A third of people who undergo ACL reconstruction surgery will have osteoarthritis in their injured knee within 10 years. Within two decades, nearly 50 percent will — terrible odds for getting a debilitating condition with no known cure.
While no one yet knows exactly why this is the case, researchers have explored two related theories:
- The knee injury itself may cause persistent and chronic inflammation resulting in underlying joint tissue changes.
- People who sustain an ACL injury end up moving differently during activities like running, jumping and walking, which causes damage to cartilage over time.
Keying on those theories, researchers from the University of North Carolina and Brigham Young University conducted a study to observe walking biomechanics of 130 subjects who have had ACL reconstruction surgery. The study, which included people who had the surgery anywhere from 6 months to 13 years previously, collected data describing ground reaction forces on the injured leg during walking.
They found people who report lingering symptoms post-surgery either underload their injured leg (6-12 months after surgery) or overload the injured leg (after the 24-month mark), as compared to those who have had the surgery but no longer report symptoms.
“ACL reconstruction is fairly effective, but some people don’t ever fully recover,” says study co-author Matt Seeley, associate professor of exercise sciences at BYU. “The way you move is related to the outcome of your ACL surgery.”
For the study, published in Medicine and Science in Sports and Exercise, each subject was placed in either a symptomatic or asymptomatic category, based on self-reports of knee pain and other symptoms, and then asked to walk barefoot at a self-selected speed over a force plate embedded in a walkway. Participants were told to walk as if they were “comfortably walking over a sidewalk” while maintaining a constant speed.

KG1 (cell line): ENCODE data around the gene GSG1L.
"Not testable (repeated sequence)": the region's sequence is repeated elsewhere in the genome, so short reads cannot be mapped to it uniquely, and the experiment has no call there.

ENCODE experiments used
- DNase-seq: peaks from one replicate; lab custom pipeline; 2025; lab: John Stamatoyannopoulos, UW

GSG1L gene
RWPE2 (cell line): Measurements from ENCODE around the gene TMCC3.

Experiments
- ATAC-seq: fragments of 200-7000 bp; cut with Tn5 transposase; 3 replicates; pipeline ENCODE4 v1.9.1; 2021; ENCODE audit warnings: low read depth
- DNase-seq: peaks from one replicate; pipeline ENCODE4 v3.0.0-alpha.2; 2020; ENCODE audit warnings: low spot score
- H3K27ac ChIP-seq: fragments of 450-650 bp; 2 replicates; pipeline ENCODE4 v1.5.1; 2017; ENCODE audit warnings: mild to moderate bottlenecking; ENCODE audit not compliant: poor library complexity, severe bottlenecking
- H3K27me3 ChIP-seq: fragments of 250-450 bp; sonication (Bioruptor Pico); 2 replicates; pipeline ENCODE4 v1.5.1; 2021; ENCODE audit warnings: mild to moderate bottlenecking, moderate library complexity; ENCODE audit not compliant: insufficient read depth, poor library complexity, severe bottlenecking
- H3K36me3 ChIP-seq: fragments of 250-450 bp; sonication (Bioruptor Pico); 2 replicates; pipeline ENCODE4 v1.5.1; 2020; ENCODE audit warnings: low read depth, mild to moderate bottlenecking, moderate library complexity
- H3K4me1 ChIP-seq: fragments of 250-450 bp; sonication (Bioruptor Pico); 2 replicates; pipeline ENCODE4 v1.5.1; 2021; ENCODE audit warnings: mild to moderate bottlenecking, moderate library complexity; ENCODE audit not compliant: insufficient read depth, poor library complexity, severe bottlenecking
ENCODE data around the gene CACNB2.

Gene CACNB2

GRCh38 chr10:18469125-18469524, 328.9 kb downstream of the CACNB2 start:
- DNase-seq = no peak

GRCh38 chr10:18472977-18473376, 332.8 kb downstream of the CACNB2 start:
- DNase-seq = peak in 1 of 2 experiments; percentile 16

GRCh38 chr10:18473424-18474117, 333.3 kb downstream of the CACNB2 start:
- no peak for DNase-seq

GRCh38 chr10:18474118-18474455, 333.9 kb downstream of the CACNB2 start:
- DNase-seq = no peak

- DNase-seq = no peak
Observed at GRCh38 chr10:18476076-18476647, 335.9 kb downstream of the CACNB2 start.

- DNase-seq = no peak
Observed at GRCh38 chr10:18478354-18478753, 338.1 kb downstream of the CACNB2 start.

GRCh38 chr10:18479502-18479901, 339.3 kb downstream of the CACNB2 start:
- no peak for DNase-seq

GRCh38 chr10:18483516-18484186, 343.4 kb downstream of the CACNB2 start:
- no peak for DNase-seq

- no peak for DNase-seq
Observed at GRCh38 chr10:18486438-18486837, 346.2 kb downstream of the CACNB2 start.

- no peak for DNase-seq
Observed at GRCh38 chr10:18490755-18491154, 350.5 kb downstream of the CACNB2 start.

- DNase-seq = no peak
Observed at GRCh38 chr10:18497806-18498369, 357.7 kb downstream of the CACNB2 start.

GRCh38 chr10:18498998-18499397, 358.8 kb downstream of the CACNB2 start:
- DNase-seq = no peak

Lead author Brian Pietrosimone of UNC and BYU’s Seeley measured ground reaction forces for the subjects at three time periods: less than 12 months post-surgery, between 12 and 24 months, and more than 24 months. Participants were outfitted with retroreflective markers on their legs and researchers then used a 10-camera 3D motion capture system to track the positions of the markers.
They found the symptomatic group was overloading or underloading their injured leg 4 to 5 percent more than the asymptomatic group.
“At first look, these changes are relatively small,” Pietrosimone says. “Yet when you think about a 5 percent difference every step you take every day, over the course of a month, year, or lifetime, you can extrapolate why a seemingly small change could lead to a progressive and chronic disease like posttraumatic osteoarthritis.”
The findings support the notion that mechanical loading of the lower extremity is associated with clinically relevant knee symptoms after ACL surgery and, surprisingly, that association is influenced by time post-surgery.
The implication is that people who have had ACL reconstruction surgery need to restore movement mechanics in a way to improve chances of avoiding osteoarthritis. According to the authors, this may include closer adherence to a physical therapy program or increased strength training.
“These data indicate overloading and underloading are likely deleterious to cartilage,” Seeley says. “This study sets the table for a longitudinal study to determine the precise causes of altered leg biomechanics post-surgery.”